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ISSUE 121 VOL 8 PUBLISHED 11/16/2007

Mohn smoke causes distress

By Joanna Cullen
Contributing Writer


Friday, November 16, 2007

Mohn Hall residents were torn from their activities late Saturday evening when the piercing sound of the fire alarm began ringing in their ears. The source of the smoke later turned out to be a smoke bomb.

"At approximately 10:50 p.m. a resident came to the front desk complaining that there was smoke on the first floor. Two resident assistants [Jake Busch '09 and Tyler Lantz '09] who happened to be at the desk went to check it out," said Director of Residence Life Pamela McDowell.

"As soon as they opened the door to the stairwell on the first floor, they saw a wall of smoke, so they pulled the fire alarm for the building. One of them called 911 while the other one called public safety. The staff members on each floor went around and let residents know it was not a drill and that they need to leave right away," McDowell said.

Chelsea Ray '10, a first floor resident, had spent much of the evening in Mohn with friends and was there when the alarm sounded. "I kind of blew it off at first," Ray said. "I was a bit skeptical, thinking that it was just a prank." However, as students streamed down the stairs from the higher floors, word spread rapidly that it was not a prank.

The building was evacuated as quickly as possible and residents were ushered across the street to the grass and sidewalk near the Buntrock parking lot. Students were later asked by authorities to move over to a grassy median known as Thorson Island to ensure that emergency vehicles could get through.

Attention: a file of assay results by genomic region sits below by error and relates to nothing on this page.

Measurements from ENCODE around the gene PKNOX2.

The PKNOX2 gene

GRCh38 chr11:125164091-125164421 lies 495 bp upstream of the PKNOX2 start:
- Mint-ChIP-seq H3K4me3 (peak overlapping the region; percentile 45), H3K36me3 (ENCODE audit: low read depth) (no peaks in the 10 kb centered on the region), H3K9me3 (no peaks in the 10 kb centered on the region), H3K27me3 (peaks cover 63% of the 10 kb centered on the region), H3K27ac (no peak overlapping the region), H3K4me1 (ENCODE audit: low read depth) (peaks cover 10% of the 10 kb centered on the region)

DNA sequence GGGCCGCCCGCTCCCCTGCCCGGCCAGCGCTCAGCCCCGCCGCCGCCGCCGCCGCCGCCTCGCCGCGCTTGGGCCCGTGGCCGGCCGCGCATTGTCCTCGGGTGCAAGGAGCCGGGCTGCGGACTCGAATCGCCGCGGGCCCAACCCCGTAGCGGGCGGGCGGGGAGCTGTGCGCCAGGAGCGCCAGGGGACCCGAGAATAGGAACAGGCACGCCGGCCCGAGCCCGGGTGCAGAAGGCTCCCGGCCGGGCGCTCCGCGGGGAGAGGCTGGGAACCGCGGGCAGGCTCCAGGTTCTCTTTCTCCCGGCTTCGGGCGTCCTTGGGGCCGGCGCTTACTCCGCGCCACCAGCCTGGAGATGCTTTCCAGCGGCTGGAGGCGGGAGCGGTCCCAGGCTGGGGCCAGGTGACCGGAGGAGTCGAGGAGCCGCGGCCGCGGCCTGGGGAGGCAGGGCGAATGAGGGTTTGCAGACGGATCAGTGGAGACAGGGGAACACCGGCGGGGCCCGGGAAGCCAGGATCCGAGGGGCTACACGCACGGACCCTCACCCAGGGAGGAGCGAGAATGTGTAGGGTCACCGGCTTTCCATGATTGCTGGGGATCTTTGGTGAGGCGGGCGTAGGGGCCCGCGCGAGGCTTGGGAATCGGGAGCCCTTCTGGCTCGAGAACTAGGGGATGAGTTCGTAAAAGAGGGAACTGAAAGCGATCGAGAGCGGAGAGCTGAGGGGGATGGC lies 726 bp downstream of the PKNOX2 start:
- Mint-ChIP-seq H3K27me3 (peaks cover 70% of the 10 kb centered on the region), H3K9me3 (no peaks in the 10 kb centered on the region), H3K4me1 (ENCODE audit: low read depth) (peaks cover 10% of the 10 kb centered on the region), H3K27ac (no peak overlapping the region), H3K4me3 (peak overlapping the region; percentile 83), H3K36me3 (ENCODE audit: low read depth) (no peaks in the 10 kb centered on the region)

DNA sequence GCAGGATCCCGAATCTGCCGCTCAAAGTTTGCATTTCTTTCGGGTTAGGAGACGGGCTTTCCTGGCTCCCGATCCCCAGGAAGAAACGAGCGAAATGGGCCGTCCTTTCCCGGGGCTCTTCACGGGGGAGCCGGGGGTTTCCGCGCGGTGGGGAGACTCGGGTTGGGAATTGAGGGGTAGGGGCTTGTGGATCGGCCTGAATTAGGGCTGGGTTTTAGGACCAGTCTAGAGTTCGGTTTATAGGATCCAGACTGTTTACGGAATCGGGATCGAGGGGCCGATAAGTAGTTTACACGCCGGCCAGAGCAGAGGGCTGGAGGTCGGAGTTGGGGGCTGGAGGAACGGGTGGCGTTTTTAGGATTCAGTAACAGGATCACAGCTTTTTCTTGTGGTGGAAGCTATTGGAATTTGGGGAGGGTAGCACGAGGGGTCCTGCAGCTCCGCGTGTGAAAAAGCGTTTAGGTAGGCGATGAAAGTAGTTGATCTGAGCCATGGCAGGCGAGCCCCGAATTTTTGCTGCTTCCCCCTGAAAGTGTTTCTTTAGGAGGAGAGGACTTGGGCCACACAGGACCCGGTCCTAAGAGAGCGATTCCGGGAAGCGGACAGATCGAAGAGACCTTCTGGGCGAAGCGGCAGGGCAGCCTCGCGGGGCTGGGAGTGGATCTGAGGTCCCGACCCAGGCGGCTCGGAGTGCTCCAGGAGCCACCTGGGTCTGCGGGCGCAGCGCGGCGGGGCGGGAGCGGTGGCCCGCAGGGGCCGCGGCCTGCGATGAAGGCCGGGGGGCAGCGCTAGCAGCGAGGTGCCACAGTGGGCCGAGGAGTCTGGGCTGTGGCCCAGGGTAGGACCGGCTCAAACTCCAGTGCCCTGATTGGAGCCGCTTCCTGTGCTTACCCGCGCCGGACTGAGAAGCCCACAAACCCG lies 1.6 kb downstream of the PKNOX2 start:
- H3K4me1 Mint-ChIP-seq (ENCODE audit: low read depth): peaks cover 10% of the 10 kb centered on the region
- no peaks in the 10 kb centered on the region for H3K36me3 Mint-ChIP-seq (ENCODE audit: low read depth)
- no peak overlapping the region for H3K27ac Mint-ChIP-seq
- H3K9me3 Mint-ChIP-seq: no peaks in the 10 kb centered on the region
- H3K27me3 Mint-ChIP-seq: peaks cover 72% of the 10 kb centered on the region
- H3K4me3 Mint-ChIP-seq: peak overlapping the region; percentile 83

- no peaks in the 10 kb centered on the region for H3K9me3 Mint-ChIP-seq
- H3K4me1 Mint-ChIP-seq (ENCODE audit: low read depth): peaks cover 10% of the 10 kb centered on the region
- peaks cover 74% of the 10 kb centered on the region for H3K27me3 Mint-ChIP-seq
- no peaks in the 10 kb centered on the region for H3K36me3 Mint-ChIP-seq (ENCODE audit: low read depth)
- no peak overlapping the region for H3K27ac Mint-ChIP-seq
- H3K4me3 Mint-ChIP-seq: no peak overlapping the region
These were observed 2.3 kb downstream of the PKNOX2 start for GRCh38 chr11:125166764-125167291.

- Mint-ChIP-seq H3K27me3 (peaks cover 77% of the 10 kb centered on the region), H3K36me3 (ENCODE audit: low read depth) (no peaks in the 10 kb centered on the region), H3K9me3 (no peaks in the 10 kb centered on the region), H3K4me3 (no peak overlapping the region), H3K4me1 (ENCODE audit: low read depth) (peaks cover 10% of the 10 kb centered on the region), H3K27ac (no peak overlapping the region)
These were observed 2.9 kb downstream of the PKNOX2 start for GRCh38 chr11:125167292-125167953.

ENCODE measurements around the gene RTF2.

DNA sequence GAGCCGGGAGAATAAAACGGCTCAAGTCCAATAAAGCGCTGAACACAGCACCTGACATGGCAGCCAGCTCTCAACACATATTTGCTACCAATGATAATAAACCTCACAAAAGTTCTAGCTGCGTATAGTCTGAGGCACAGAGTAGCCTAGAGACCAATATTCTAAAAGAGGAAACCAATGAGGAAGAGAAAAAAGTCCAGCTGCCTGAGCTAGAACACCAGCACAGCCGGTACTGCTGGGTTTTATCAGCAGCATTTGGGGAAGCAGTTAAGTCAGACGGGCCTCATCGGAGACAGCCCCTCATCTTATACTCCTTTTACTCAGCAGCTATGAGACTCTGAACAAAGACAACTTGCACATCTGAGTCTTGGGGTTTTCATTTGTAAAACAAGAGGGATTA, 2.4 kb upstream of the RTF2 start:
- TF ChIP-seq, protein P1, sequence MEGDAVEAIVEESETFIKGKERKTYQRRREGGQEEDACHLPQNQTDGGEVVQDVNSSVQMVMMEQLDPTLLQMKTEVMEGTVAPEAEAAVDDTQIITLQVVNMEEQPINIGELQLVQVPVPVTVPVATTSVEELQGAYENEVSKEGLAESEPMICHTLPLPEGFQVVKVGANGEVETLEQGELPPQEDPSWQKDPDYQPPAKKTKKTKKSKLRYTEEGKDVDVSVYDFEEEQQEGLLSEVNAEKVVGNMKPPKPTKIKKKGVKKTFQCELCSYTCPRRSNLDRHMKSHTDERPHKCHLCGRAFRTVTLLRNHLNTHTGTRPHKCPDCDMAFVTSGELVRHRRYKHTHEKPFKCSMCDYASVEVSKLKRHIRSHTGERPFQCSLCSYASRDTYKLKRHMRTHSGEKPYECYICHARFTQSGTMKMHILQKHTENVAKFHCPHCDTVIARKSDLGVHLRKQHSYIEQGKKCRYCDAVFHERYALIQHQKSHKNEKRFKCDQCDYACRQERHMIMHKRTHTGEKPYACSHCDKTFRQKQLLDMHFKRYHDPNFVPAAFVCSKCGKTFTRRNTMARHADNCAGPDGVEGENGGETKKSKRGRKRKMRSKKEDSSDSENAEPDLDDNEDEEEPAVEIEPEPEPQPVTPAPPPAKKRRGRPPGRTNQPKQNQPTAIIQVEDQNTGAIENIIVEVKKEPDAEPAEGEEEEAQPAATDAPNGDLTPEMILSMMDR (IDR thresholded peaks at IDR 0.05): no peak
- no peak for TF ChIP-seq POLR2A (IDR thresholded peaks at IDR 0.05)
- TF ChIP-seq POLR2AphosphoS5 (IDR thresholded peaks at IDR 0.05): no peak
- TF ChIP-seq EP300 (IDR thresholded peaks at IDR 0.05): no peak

"When Public Safety arrived, most students were evacuated. It took less than five minutes to clear the entire building," McDowell said. "Staff did a great job of getting to each floor and getting people out."

The Northfield Police Department, as well as several ambulances and fire trucks, were on the scene within minutes to assist in locating and neutralizing the source of the smoke. "The biggest concern once they realized it was a smoke bomb was figuring out if there were other smoke bombs in the building, as the smoke filled the entire building and was seen coming out of windows on both sides," McDowell said.

Roughly an hour later, the situation was under control and residents were allowed to re-enter the building and return to their rooms. "We informed residents that the fastest way to air out the building was if they opened their windows when they returned to their rooms. The RA's and JC's were on every floor and were told that if anyone was having breathing problems or had serious smoke problems in their room to let the staff member on the floor know and they were instructed to contact me so we could take care of it," McDowell added.

The person or persons responsible for setting off the smoke bomb have not yet been identified. While there have been no physical injuries as a result of the bomb, "there have been four students who have been to the hospital as a result of the smoke," Mohn Area Coordinator Erin Paul said.

"We have gotten a few leads and will begin meeting with students," McDowell said early Monday afternoon. "I consider this incident to be extremely dangerous and measures would be taken to make sure nothing like this would happen again. The consequences will be severe."





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